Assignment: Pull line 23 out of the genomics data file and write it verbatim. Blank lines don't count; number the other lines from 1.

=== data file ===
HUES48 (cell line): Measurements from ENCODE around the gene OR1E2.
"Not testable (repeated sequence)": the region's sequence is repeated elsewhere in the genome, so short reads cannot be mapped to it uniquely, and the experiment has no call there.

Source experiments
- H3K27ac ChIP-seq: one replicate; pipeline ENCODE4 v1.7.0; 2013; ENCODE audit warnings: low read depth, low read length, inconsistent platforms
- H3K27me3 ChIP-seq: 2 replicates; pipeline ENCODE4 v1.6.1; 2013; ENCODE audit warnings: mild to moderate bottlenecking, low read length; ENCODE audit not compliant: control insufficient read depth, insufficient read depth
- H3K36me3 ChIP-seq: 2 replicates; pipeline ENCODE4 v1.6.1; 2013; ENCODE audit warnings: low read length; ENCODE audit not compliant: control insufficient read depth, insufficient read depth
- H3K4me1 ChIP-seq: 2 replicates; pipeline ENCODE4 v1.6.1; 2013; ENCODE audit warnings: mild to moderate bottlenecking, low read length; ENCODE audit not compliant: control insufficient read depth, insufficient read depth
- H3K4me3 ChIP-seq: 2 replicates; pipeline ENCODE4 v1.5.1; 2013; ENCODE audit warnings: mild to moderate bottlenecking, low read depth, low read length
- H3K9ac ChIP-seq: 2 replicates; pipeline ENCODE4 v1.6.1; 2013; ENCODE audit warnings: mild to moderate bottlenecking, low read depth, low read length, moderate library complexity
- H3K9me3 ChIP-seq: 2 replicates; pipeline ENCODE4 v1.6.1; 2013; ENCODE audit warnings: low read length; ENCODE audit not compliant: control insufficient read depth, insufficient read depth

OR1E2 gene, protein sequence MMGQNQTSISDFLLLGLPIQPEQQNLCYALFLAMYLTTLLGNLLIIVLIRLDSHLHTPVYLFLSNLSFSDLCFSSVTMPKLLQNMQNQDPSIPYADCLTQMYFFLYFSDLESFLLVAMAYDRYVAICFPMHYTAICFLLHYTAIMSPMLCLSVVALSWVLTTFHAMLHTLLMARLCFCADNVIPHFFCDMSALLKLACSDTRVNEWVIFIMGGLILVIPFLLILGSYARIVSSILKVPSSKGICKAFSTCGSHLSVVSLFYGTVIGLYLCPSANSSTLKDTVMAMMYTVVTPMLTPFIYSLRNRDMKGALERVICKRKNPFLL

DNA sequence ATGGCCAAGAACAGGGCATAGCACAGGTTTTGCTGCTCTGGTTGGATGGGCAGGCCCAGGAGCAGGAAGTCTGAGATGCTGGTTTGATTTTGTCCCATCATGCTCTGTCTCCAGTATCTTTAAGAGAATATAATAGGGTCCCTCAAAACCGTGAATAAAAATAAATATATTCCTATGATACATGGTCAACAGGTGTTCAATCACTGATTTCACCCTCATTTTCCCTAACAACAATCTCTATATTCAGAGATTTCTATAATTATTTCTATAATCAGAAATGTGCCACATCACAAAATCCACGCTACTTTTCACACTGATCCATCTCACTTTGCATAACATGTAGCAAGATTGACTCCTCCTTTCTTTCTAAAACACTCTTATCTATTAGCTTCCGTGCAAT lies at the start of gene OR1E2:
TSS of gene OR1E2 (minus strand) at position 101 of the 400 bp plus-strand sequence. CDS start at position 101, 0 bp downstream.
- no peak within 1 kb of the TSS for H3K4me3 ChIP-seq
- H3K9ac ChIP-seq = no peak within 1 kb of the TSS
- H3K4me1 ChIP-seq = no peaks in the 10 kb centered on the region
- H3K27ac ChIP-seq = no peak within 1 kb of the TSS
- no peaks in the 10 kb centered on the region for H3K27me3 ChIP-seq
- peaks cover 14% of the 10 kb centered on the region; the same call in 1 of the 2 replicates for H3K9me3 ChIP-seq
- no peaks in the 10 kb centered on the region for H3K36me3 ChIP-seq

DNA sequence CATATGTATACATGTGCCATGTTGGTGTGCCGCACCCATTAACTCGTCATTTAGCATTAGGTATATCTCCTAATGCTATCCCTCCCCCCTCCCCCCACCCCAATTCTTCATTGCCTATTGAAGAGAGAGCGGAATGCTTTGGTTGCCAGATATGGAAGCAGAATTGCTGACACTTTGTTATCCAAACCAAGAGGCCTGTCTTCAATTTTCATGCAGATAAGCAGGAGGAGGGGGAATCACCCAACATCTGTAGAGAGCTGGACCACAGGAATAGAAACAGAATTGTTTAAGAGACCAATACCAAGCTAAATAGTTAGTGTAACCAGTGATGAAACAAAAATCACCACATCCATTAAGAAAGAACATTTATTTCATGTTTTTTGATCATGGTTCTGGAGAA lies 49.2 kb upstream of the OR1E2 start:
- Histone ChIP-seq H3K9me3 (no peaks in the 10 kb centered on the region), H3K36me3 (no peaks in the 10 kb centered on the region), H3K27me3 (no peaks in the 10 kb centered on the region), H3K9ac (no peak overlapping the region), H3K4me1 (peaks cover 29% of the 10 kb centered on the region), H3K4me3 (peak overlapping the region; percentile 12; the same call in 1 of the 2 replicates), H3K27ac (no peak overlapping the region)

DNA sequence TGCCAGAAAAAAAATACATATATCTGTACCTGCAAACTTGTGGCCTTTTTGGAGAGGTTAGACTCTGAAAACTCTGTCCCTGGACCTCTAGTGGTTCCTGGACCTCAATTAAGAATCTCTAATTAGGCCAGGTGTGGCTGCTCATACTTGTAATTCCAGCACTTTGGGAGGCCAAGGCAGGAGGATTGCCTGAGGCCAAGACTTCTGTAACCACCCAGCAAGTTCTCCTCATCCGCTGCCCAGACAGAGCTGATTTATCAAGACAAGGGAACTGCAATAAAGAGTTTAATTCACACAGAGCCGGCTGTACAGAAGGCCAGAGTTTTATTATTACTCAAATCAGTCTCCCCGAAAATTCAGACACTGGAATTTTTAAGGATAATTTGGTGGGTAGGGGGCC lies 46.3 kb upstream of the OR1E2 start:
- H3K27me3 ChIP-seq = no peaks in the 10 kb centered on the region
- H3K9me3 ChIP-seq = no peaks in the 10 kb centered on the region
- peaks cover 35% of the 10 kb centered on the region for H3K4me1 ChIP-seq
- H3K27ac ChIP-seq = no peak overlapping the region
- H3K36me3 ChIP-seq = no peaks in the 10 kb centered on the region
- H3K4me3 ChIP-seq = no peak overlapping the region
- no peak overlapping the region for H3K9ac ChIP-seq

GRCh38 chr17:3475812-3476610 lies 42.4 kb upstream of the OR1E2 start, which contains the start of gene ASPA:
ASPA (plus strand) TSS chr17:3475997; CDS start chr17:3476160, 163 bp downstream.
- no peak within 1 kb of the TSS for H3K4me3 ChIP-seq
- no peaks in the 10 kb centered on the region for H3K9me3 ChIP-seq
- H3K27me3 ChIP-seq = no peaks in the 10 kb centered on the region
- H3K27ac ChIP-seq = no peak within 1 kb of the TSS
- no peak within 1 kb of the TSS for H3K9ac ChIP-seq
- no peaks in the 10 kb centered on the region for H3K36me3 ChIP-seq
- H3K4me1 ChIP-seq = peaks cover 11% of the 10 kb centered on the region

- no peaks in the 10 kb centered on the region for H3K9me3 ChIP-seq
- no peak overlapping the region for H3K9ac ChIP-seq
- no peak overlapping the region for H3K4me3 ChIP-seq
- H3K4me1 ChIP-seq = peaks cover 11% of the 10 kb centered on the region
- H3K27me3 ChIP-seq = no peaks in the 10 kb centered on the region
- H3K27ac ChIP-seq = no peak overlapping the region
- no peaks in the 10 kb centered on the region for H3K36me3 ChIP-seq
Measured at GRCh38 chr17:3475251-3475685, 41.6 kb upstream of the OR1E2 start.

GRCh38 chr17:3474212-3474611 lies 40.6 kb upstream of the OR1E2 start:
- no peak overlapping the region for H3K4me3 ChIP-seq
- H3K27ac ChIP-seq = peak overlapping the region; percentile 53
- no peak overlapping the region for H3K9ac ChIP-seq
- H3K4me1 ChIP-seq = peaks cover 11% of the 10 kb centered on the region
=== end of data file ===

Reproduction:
DNA sequence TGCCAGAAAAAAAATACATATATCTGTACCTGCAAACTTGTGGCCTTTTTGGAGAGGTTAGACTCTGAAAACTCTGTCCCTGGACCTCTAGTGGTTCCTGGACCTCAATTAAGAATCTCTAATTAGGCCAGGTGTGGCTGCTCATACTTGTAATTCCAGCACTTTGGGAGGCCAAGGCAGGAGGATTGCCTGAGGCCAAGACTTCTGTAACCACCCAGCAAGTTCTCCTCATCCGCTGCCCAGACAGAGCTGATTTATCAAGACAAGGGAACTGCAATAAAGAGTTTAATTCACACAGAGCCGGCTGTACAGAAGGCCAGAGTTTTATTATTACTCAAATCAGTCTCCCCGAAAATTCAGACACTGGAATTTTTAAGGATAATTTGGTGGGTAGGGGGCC lies 46.3 kb upstream of the OR1E2 start: